Fishnets & Feminism | Powerful Women Like Our Fishnets Thanks To Madonna, Beyonce, Angelina, Jennifer Lopez & Co
Left: Belt and fishnets Louis Vuitton
History of Fishnets
The term ‘fishnet,’ meaning a loosely woven fabric, was in use by the early 1880s, writes Valerie Steele for CR Fashion Book: A Hole In The Sole, but common wisdom dates the use of ‘fishnet stockings’ to 1933. Cancan dancers at the Moulin Rouge evoke evoke images of fishnets, but in reality the dancers wore opaque tights, says Steele. Even New Orleans prostitutes wore vertically striped stocking, not fishnets as a way of seducing men.
Wearing fishnets has always been associated with varying degrees of risqué, immodest and taboo behavior among women. It seems to me that the size of the hole communicates the desired message from bold to demure. Indeed, Fogal’s fine gauge, back seam fishnets are the epitome of refined raciness and self-assured, elegant femininity.
Fishnets and the Male Mind
Most historical writing about fishnets is processed through the lens of the male mind. As symbols of naughty girl sins and a willingness to walk on the wild side, fishnets can transform a woman’s body into an erotic object through veiling and unveiling. “Is not the most erotic portion of the body where the garment gapes?” asks Barthes in 1973′s The Pleasure of the Text. “There are no ‘erogenous zones’…; it is intermittence…which is erotic: the intermittence of skin flashing between two articles of clothing…between two edges…It is this flash itself which seduces…The staging of an appearance-as-disappearance.”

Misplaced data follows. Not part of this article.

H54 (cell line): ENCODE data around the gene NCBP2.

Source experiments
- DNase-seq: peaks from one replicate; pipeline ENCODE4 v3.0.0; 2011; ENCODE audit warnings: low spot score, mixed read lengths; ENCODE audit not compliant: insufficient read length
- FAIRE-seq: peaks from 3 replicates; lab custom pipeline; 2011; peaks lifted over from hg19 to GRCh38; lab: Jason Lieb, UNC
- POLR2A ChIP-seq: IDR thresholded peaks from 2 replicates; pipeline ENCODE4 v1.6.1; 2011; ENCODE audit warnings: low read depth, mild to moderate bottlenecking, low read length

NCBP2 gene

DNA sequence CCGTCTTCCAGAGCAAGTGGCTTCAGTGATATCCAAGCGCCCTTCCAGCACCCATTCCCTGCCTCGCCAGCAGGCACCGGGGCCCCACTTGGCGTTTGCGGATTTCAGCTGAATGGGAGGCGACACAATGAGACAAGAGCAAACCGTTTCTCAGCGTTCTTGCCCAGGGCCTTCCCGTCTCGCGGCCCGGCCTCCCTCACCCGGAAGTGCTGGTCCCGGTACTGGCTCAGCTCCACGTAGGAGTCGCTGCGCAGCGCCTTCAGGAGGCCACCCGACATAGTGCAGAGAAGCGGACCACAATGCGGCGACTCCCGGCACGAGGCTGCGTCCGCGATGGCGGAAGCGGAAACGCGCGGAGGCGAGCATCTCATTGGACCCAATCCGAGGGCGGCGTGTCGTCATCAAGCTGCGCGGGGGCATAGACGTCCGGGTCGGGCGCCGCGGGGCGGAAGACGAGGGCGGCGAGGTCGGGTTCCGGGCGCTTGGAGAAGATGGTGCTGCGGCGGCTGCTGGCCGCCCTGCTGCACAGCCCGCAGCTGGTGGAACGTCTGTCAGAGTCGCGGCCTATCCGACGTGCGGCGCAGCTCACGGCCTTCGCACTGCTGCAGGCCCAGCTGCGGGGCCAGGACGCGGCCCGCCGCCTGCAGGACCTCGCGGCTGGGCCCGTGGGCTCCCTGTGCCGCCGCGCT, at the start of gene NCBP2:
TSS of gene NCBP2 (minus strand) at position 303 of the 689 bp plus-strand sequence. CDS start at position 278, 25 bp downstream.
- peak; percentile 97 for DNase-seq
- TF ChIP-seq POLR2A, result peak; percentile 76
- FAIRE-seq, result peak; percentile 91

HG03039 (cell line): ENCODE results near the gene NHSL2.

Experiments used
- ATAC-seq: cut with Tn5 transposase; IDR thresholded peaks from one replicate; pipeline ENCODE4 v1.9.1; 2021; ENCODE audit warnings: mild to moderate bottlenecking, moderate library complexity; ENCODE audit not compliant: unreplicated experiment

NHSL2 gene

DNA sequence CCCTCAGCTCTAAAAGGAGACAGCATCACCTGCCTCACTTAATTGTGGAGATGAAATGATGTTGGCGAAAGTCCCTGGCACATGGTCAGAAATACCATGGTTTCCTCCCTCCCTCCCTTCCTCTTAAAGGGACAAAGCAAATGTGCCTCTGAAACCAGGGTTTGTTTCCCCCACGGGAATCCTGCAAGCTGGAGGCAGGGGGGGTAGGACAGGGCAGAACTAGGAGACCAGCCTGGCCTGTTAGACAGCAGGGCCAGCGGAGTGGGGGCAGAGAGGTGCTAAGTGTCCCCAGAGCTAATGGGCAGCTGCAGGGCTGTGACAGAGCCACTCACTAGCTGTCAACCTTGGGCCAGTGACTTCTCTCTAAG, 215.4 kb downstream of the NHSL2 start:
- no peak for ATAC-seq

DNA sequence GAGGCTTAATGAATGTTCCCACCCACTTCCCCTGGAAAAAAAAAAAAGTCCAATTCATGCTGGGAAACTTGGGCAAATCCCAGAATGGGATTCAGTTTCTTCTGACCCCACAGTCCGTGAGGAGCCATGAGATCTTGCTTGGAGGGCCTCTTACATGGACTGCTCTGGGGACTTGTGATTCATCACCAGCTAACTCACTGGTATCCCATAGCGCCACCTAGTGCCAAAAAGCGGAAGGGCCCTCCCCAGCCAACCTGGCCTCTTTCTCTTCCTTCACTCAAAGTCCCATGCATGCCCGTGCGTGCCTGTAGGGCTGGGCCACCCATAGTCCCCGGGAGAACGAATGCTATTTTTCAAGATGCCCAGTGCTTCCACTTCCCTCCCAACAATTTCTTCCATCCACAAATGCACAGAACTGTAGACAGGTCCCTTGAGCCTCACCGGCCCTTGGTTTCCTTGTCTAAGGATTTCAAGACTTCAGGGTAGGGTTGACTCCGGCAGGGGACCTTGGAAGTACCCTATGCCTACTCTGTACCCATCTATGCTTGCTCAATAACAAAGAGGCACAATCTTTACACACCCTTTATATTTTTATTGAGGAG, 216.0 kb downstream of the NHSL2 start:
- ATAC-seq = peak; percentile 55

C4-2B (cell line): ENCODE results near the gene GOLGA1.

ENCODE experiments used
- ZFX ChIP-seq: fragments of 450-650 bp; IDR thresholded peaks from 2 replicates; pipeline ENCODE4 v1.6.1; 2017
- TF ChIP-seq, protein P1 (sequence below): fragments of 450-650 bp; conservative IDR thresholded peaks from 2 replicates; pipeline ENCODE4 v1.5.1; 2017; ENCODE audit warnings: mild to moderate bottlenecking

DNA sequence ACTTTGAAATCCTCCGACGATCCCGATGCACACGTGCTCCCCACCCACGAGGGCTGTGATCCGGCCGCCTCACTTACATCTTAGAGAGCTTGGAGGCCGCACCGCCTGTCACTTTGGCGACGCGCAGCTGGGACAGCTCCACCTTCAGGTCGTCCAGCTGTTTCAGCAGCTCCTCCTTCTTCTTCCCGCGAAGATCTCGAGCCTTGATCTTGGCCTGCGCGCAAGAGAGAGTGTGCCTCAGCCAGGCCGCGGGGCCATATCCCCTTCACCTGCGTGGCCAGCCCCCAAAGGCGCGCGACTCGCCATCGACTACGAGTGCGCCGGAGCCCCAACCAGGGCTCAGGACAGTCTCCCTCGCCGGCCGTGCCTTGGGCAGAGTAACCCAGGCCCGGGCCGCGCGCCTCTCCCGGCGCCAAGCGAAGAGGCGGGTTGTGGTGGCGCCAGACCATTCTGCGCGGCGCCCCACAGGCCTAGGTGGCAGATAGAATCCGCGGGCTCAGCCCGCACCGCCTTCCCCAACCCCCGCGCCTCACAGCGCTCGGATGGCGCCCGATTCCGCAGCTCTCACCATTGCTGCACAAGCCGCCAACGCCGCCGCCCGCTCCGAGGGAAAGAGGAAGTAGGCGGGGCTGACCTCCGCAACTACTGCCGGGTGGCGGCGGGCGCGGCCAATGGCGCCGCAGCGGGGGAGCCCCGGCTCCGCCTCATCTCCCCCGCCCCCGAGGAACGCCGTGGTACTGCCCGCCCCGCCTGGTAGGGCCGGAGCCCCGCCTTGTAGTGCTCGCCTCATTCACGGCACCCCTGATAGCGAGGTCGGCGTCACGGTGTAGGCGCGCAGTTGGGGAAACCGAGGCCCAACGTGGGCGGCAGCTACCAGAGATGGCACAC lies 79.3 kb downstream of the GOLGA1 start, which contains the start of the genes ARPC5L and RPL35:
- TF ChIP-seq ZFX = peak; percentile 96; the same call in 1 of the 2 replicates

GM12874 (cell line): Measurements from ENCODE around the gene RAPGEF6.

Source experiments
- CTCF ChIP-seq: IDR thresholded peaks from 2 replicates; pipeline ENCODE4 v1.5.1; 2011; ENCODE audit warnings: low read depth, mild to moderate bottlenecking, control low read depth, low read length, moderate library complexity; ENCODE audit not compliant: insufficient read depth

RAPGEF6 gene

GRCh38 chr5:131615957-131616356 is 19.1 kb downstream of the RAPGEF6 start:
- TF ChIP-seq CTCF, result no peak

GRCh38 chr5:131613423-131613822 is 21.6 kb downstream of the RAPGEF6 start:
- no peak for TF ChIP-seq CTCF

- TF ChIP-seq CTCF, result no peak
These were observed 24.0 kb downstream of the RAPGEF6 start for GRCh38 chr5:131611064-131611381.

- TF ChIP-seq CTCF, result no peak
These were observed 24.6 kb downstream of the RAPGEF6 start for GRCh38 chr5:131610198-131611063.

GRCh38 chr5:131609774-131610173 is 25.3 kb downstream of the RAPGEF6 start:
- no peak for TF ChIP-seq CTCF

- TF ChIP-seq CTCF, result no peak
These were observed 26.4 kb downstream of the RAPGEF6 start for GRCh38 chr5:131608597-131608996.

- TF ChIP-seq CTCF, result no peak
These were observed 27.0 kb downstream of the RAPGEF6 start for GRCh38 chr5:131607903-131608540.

“The popularity of fetish objects is not biologically predetermined”, writes Steele,” but neither is it random. Male sexual arousal is highly visual … There is even some evidence that fishnets, like thigh-high boots, were often associated with ‘whip girls’ (dominatrices).”
Fishnets As Anti-social Fashion
Returning to Steele: